Welcome to Part 4 of my Basic Brush Calligraphy Strokes series!
So far, we have reviewed the:
Before you get started, be sure to familiarize yourself with these previous posts:
- Brush pens recommended for beginners
- Holding your brush pen properly
- Facing your brush pen in the right direction
If you are on Instagram, share your work by posting it with the hashtag, #pieces_basicstrokes.
Now, let’s talk about the compound curve!
What is the compound curve?
The compound curve is a combination of two strokes: the overturn stroke and the underturn stroke. The compound curve starts in the same fashion as the overturn stroke, but before the thick downstroke ends at the baseline with full pressure, it transitions into a thin stroke and ends in the same fashion as the underturn stroke.
Essentially, the compound curve consists of three lines, two hairlines and a thick stroke, and these three lines should be parallel.
How to create the compound curve
As you approach the waistline, create a curve toward the right that resembles an upside-down u-shape. Touch the waistline, and then begin making your way down toward the baseline. Up until this point, you are still creating a thin stroke.
Once you are drawing your stroke downwards toward the baseline, slowly transition from thin to thick. You will reach full pressure briefly – notice the thick stroke after the waistline.
But BEFORE you reach the baseline, transition back to a hairline and start curving the line. Touch the baseline, and then begin make your way back up, maintaining the thin stroke.
You may be shaky at first, or unfamiliar with how the stroke should feel as you create it. But as always, practice makes progress. I share practice drills at the end of this post for you to work on.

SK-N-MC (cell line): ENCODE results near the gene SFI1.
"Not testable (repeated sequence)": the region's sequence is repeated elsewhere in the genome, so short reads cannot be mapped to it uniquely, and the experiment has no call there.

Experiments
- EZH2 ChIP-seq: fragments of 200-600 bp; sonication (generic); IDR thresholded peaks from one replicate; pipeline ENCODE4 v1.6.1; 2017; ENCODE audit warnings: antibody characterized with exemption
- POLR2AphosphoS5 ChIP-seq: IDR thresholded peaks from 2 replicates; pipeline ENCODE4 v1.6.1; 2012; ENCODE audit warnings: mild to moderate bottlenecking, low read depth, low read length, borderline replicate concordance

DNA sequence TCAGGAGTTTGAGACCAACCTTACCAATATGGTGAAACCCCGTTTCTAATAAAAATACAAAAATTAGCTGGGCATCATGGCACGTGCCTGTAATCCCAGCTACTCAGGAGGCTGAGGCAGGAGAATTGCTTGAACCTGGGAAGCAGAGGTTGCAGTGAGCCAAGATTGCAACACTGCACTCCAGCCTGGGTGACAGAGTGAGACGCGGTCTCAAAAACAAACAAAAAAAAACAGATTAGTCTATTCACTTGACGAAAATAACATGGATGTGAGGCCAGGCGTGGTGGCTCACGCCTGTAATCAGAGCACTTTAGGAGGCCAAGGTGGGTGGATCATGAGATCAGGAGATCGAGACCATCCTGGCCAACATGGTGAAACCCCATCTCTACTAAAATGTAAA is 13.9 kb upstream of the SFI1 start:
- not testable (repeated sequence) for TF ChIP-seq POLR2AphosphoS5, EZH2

When to use the compound curve
The compound curve is used in the letters: h, m, n, v, x, and y.
Do these practice drills to improve your compound curves.
Don’t worry about being perfect or creating strokes that are completely free of any shakiness. Shakiness is expected in the beginning! When you are still learning the brush pen and when you go slow (which you SHOULD), then shakiness is normal.
The key with the compound curve is to pay close attention to the transitions.
Try these practice drills. Focus on the position of your hand, your grip, your technique, and the forming of the stroke.
- Compound curve: Fill a page with compound curves. Focus on the transitions and increasing your consistency . After each row of compound curves, review them and think about how you can improve for the next set.
- Overturn stroke + compound curve: Practice connecting the overturn stroke with the compound curve. This combination forms the letter n! You can also combine two overturn strokes to practice the letter m.
- Connecting compound curves: Connect compound curves to each other without any breaks in between. Go slow at first, but try to find a rhythm as you write. This rhythm will help you immensely as you begin to write more. Note: lift your pen completely off the page before starting the next stroke. The idea is to draw the strokes so they appear to be connected, but in actuality, you are creating each stroke individually.
If you mess up, keep going. Focus on the next stroke. Remember that you will only improve when you keep on practicing and experimenting and learning.
Video: The compound curve
Watch the video below to see a demonstration of the compound curve and practice drills you can start today!
~ ~ ~
It’s your turn! Tell me in a comment below:
Have you tried the compound curve? How would you describe your experiences so far?
What is the hardest part about the compound curve for you?
Are you sharing your work on Instagram? Be sure to share by tagging #pieces_basicstrokes!
~ ~ ~
P.S. If you liked this post, please share it with a friend!
P. P. S. If you haven’t already done so, subscribe to my blog below so you get my posts directly in your inbox!
Follow me on Instagram: @piecescalligraphy
Watch more videos on YouTube: piecescalligraphy
~ ~ ~
Supplies used in this post and video:
- Koi color brush pens from Paper and Ink Arts
- Rhodia dot pad from Amazon
- Rhodia reverse book from Amazon
- Arkon cellphone tripod from Amazon